— Imaginary Interviews • W. D. Howells

... F.L. Riseley, and was beaten in the challenge round of the Ladies' Singles by Miss L. Martin after a very hard struggle: 4/6, 7/5, 6/4. It seemed a great pity that Miss Martin was not able to play at Wimbledon that year. It was a lean year, and for me a lucky one, for with so many of the best players not competing for the championship (Mrs. Hillyard, Mrs. Sterry, Miss Robb, and Miss Martin were all absentees) I was given a chance of winning the coveted title. I met Miss E.W. Thomson in the final, who had beaten ...
— Lawn Tennis for Ladies • Mrs. Lambert Chambers

... be surprised to know who has presumed to write and ask a favor of you. Let your memory go back to your days in the Humboldt mines—'62-'63. You will remember, you and Clagett and Oliver and the old blacksmith Tillou lived in a lean-to which was half-way up the gulch, and there were six log cabins in the camp—strung pretty well separated up the gulch from its mouth at the desert to where the last claim was, at the divide. The ...
— The $30,000 Bequest and Other Stories • Mark Twain

... an isle of wondrous beauty, Crouching over a grave, an ancient, sorrowful mother, Once a queen—now lean and tatter'd, seated on the ground, Her old white hair drooping dishevel'd round her shoulders; Long silent—she too long silent—mourning her shrouded hope and heir; Of all the earth her heart most full of sorrow, because most full ...
— Child and Country - A Book of the Younger Generation • Will Levington Comfort

... believed inimical to all government. The announcement that the fundamental principles to which all Americans were attached would guide the new Administration had a meaning which it would not have had if uttered by a Federalist President. So far did Jefferson lean in holding out the olive branch that he ran the risk of minimizing the revolution of 1800. To say that "every difference of opinion is not a difference of principle. We are all Republicans, we are all Federalists," was to contradict his often expressed conviction that his party had saved the ...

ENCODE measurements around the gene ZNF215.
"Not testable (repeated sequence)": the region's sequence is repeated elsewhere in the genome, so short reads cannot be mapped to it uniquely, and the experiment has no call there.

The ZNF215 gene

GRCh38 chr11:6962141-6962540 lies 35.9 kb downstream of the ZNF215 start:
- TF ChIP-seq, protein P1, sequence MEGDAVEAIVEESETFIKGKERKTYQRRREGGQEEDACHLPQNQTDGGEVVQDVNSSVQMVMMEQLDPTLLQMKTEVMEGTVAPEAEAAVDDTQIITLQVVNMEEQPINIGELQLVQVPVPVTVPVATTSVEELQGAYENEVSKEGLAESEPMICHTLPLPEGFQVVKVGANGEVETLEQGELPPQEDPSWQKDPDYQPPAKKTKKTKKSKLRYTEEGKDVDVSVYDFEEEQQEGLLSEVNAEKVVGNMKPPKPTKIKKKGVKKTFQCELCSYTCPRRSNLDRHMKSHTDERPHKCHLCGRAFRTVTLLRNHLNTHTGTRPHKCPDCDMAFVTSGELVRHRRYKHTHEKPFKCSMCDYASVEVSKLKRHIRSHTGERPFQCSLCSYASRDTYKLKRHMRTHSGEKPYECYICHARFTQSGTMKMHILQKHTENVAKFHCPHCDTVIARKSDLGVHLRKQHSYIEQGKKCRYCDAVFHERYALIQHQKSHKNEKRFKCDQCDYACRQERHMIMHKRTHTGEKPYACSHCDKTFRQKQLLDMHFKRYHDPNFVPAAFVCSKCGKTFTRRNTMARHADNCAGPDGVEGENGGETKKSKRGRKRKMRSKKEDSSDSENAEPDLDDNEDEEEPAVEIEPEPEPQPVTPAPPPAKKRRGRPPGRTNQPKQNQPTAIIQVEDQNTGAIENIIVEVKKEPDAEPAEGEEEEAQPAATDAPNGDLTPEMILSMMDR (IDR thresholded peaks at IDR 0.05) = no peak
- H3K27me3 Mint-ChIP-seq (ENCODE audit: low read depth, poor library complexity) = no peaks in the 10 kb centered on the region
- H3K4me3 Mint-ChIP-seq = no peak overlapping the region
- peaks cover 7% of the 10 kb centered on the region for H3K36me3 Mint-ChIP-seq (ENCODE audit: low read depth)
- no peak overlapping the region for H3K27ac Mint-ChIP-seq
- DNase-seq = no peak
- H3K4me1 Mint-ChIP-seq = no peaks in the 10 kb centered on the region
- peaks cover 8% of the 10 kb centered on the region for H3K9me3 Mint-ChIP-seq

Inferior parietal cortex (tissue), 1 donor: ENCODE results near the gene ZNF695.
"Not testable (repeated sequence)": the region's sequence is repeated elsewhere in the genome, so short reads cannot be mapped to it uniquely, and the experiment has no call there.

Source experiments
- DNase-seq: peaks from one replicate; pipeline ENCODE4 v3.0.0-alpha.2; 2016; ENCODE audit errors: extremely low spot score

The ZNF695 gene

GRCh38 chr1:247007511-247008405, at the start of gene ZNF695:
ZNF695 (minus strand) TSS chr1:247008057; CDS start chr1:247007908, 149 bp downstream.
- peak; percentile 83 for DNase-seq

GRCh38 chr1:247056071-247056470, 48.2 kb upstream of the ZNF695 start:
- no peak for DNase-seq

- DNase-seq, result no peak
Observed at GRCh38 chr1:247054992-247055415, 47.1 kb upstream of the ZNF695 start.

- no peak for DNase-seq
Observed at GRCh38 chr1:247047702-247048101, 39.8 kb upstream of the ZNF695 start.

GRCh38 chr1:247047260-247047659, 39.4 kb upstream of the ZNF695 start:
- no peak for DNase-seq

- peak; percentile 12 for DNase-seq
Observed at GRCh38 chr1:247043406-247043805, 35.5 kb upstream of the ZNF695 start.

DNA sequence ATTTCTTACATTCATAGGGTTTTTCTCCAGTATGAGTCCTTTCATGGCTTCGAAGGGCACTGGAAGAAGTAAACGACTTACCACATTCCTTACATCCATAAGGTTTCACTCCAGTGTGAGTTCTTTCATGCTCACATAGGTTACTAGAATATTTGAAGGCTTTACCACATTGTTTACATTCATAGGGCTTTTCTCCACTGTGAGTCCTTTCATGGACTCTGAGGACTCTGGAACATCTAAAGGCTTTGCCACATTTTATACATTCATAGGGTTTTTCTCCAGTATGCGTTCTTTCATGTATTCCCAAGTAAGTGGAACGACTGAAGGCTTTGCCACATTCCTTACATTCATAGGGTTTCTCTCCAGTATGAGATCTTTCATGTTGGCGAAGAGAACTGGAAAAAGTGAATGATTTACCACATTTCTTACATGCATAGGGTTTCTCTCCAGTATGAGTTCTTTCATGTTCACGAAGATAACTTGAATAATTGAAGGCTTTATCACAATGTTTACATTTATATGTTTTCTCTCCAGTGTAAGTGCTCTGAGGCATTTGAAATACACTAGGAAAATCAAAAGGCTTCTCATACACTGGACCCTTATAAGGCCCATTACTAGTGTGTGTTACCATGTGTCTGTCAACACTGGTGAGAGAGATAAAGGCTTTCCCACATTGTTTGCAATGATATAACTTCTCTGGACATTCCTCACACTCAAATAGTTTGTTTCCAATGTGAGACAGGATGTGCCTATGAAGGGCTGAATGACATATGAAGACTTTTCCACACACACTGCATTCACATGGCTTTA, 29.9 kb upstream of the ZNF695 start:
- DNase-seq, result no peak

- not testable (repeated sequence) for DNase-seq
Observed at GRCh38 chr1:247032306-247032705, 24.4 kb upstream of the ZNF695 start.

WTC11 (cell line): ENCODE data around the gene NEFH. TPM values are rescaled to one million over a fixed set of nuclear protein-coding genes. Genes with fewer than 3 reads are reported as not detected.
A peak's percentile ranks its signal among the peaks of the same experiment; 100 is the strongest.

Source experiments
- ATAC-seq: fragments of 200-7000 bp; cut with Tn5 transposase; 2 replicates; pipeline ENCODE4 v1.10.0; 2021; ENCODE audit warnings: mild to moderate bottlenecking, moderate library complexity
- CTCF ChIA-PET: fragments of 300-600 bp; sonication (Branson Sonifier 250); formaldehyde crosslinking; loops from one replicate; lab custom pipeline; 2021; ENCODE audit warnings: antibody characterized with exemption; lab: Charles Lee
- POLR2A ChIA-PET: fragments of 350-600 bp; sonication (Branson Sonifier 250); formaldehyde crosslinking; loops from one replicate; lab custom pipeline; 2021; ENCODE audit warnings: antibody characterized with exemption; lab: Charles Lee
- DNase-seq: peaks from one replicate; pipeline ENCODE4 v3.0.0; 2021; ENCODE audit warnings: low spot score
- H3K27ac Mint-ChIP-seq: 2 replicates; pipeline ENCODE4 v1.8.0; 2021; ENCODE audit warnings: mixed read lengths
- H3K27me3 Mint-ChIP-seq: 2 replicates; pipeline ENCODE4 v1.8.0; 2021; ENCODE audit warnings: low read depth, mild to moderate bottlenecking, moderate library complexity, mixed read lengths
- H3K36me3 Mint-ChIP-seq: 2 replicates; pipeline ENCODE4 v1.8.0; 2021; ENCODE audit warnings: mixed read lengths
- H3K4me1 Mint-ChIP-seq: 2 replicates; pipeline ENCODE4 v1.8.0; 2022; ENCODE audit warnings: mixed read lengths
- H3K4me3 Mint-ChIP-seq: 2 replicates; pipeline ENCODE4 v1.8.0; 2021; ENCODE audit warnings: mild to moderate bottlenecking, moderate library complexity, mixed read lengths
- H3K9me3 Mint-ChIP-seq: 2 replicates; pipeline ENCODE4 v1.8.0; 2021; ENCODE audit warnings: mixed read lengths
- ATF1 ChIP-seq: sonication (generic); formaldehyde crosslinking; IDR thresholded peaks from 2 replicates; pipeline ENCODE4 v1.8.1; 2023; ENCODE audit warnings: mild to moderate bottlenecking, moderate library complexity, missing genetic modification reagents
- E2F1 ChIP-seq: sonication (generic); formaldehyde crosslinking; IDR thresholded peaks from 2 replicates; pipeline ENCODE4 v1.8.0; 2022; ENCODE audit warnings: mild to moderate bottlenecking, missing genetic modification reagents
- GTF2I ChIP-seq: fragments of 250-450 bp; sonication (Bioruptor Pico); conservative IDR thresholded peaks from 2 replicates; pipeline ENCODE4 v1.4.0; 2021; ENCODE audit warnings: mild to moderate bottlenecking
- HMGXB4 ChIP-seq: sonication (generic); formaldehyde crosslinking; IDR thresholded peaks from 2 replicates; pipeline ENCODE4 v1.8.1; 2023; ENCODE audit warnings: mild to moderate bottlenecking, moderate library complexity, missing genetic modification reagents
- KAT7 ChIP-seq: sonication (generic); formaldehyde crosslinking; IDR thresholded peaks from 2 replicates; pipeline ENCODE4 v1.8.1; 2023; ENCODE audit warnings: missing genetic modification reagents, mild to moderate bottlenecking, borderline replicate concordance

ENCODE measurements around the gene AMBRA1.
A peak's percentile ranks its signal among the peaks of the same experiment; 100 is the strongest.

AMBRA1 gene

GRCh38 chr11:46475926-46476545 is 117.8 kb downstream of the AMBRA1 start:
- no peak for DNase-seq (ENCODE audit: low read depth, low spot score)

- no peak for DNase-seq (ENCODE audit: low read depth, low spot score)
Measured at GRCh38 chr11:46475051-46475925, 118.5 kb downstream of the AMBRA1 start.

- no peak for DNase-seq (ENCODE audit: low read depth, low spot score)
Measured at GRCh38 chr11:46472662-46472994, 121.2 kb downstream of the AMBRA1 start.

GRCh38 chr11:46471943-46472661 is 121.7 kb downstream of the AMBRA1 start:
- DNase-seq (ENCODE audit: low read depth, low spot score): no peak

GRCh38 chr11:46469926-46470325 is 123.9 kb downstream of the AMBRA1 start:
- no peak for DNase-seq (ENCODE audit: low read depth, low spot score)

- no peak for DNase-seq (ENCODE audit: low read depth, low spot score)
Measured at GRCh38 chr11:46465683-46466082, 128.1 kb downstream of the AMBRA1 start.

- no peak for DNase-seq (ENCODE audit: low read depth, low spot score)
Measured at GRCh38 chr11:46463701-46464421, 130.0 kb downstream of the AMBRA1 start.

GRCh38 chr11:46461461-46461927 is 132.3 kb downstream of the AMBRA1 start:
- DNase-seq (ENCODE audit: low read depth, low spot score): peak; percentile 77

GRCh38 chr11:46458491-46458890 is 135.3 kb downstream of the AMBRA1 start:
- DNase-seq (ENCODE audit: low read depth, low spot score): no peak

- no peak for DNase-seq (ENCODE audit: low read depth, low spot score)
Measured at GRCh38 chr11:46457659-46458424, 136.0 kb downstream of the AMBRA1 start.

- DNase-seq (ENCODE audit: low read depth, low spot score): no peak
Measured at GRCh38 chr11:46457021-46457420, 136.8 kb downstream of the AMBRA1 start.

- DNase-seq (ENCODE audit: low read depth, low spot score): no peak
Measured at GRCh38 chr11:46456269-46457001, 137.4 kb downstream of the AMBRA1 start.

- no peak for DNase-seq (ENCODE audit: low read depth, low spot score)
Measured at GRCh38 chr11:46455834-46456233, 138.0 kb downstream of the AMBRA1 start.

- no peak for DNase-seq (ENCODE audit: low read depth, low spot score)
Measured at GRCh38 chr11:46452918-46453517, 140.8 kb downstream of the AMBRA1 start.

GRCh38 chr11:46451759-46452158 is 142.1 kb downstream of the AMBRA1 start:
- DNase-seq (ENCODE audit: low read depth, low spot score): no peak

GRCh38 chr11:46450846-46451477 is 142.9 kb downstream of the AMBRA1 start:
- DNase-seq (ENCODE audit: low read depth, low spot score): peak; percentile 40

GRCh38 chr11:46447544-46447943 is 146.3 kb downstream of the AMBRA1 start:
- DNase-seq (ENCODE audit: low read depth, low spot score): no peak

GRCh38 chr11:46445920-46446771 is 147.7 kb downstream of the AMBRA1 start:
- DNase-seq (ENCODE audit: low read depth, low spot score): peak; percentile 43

— Union and Democracy • Allen Johnson

... I was going to be out of it," she said. "I've been behind you all the way, Edred. Don't tell me anything. I won't ask any questions, only come along out of it. Lean ...
— Harding's luck • E. [Edith] Nesbit

... bright and mild morning, with a clear sky overhead. The cabby, a plump little man with sparkling eyes and white teeth, smiled on realising by Pierre's accent that he had to deal with a French priest. Then he whipped up his lean horse, and the vehicle started off at the rapid pace customary to the clean and cheerful cabs of Rome. However, on reaching the Piazza delle Terme, after skirting the greenery of a little public garden, the man turned round, still smiling, and pointing ...
— The Three Cities Trilogy, Complete - Lourdes, Rome and Paris • Emile Zola

... Fayliss had high cheekbones, longish eyes, with large pupils. He was lean, without giving an impression of thinness. He had not taken off his gloves, and I wondered if he would come forth with a monocle; if he had, it would not have seemed ...